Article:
Now that I am done with the majority of my biochem school work I am going to start taking classes in Evolution and Ecology in pursuit of a double major.  I am hoping that my future research will incorporate biochemistry and evolution….I will keep posting on my progress.  Happy summertime!

Hectic Spring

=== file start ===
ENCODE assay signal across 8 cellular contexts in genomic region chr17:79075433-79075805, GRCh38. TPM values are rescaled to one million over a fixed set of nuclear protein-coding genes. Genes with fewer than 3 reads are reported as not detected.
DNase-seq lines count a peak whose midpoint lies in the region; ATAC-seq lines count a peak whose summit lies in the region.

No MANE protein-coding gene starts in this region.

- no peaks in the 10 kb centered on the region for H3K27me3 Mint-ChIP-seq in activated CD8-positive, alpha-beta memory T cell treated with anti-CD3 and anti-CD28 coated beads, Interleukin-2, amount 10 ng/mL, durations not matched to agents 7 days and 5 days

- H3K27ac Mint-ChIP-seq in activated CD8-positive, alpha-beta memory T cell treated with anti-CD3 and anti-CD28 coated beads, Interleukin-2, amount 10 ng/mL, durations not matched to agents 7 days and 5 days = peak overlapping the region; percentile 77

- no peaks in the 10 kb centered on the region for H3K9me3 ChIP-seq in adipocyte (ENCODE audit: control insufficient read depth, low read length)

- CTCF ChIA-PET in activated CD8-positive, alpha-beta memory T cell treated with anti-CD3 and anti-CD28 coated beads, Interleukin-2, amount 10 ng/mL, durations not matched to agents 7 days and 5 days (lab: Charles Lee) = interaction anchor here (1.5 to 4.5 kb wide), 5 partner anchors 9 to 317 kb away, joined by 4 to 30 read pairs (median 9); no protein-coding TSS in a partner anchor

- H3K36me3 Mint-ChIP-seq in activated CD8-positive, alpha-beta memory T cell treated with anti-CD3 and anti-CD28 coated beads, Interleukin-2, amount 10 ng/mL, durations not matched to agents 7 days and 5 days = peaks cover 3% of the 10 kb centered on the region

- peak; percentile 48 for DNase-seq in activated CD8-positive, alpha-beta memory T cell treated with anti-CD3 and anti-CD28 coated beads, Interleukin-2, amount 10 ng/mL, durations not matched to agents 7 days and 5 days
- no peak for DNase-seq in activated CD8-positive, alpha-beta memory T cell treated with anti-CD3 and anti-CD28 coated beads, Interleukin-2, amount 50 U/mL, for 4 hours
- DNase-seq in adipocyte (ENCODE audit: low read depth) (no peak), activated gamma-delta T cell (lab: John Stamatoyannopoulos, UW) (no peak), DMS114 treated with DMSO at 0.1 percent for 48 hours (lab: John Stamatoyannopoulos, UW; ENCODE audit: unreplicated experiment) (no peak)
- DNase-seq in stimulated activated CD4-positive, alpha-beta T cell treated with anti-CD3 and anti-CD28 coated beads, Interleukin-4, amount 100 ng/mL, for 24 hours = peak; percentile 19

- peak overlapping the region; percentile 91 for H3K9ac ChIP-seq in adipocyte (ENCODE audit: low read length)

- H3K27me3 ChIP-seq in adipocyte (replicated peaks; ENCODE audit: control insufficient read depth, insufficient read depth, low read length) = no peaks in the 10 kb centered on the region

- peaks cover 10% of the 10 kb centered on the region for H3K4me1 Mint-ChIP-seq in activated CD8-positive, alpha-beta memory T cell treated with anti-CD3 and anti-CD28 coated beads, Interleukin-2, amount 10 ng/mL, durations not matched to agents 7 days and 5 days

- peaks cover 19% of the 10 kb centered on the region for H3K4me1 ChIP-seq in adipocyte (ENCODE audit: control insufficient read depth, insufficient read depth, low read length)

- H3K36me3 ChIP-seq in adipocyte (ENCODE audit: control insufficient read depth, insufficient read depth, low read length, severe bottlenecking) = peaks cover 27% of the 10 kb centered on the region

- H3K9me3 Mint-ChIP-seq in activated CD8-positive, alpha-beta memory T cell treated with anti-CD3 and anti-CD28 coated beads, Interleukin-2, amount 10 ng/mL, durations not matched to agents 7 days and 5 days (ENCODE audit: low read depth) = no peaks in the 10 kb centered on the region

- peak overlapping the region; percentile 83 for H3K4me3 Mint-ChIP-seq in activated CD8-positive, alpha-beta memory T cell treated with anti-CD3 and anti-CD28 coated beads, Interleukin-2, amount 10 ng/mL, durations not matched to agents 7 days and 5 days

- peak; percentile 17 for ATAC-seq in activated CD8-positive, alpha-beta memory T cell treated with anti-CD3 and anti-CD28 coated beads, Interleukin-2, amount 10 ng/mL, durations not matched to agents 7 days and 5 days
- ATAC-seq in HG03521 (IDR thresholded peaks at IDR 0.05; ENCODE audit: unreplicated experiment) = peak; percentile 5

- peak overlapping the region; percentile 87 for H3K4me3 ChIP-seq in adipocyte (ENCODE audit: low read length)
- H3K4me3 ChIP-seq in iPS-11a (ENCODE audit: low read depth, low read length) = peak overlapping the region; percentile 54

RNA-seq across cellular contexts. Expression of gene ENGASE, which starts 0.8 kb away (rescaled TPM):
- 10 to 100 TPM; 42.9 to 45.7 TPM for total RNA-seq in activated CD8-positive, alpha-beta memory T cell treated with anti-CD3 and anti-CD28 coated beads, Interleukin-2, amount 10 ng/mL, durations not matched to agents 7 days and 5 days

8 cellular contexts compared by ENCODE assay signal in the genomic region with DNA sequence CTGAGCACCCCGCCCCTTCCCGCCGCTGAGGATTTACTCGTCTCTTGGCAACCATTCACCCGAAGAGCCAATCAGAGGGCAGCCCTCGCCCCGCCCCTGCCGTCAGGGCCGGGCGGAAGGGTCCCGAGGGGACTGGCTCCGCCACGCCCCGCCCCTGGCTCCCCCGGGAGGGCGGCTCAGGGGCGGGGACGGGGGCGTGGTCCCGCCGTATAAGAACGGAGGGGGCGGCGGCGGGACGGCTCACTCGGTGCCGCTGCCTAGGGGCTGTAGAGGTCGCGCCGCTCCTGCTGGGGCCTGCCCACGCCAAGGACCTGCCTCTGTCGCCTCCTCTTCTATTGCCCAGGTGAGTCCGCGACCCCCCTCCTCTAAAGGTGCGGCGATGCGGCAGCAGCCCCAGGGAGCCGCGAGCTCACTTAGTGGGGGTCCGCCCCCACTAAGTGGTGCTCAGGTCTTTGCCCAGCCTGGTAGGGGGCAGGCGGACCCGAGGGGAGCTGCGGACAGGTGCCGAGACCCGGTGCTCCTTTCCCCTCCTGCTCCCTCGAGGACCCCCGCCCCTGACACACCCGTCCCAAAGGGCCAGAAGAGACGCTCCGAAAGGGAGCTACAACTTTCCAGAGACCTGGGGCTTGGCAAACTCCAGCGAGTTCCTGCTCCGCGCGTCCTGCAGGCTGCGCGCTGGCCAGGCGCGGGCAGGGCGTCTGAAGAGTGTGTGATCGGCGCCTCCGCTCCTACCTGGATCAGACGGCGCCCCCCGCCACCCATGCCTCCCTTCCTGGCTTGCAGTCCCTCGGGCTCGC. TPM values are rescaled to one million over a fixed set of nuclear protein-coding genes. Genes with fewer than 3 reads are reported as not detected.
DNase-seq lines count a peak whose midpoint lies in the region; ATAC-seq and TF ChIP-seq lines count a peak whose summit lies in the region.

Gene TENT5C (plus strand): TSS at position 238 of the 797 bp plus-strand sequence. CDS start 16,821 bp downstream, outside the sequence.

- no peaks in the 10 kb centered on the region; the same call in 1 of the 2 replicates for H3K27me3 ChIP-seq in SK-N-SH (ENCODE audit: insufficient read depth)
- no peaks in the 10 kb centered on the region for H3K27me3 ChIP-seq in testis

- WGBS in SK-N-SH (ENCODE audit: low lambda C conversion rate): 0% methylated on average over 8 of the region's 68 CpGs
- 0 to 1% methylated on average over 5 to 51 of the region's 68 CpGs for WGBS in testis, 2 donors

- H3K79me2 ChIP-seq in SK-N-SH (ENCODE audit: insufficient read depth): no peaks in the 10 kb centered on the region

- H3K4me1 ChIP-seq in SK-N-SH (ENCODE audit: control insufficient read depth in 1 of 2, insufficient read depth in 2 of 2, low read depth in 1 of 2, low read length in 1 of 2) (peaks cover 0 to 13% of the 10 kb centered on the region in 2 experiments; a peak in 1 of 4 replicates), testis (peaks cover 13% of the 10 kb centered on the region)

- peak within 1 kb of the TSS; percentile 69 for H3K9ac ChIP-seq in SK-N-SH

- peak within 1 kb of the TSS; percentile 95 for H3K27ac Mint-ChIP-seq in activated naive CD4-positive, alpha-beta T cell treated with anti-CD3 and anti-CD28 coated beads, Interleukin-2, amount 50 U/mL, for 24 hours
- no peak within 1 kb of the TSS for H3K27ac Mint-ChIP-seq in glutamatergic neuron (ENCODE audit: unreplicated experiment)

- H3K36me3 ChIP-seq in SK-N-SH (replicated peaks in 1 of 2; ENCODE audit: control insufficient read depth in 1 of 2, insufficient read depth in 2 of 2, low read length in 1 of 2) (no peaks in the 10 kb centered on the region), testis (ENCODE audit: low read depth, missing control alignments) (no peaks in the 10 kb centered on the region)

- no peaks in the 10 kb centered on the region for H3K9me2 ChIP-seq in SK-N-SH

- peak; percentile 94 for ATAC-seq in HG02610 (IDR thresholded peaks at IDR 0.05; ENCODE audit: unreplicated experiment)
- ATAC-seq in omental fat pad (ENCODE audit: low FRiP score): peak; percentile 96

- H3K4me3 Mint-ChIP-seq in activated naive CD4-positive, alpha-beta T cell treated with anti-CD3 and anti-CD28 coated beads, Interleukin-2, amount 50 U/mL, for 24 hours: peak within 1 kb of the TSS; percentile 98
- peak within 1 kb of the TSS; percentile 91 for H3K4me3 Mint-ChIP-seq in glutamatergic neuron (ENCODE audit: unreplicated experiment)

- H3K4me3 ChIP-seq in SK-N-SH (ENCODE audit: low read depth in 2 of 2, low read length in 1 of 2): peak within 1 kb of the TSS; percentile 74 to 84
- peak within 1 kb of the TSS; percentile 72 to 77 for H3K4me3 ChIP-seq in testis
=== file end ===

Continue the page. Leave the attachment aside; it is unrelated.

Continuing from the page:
Finally I am sitting down to write about my research work this quarter.  Unfortunately I was unexposed to the rays of sunshine in Santa Barbara this spring because all of my time was consumed by studying, research projects, and organizational work with WiSE (Women in Science and Engineering).  My studying mainly involved writing one or two 40 page lab reports a week for an upper division biophysical analytical lab course that included several long in class experiments followed by days of computer programming to fit experimental data with Mathematica and protein amino acids into electron density maps with Coot.  Although I have learned an immense amount from this lab course, including how to create cool three-dimensional pictures of enzymes, the class left me with little spare time to study for other classes.  My research work was also put on the back burner during some weeks when I was scrambling to finish lab reports in the midst of midterms.  However, I continued doing my right angle motif characterization and it will not take me too long to discuss the results I obtained from the first few weeks of the quarter.  I only radioactively labeled two molecules because I wanted to focus on getting good gel electrophoresis results for a few molecules before moving on to other molecules, rather than trying to balance multiple experiments at a time.  Thus the first molecules that I labeled were two different right angle motifs.  I was testing the stability of the right angle structures by their binding strength to a probe molecule.  The more strongly the molecule binds the probe, the less rigid and more floppy the right angle because binding to the probe involves the right angle straightening out (ie, the 90 degree bend changes to a 180 degree line).  Unfortunately, the gel electrophoresis results I obtained were not the best quality; although I could see the titration curve of a probe-right-angle molecule complex forming at high concentrations of the probe and right angle.  Anyways, I am most likely going to have to re-label my molecules with radioactive phosphate and re-do the experiments for better results, but it should be more easy to deal with this summer when I do not have to worry about the hardest class I have ever experienced anymore.  Even though there were several times I thought I was having a severe mental breakdown when a misplaced comma would destroy my entire Matematica program, and I often regretted the amount of time my biochemistry lab class was taking away from me doing research, I am glad that I had the opportunity to go to a school where the biochemistry lab covered such a great extent of material and experimental methods.  I can now say that after three quarters of upper division biochemistry lab I understand a wide range of experimental techniques, from mass spectrometry to x-ray crystallography, to NMR, and how each of the techniques can be applied specifically to biochemistry.  And on top of that I can say that I know how to navigate a number of computational databases for biochemical experimental analysis, and I can definitely handle Mathematica.  So I its a good thing I spent a ton of time studying all the experimental methods employed by biochemists because I never know if any of these techniques may or may not be important to me in my future research, and I have also been introduced to methodologies that I find pretty cool and have sparked my interest in working with them in the future.  That being said I am quite happy that I now have all of that knowledge and can leave the stress of the class behind me.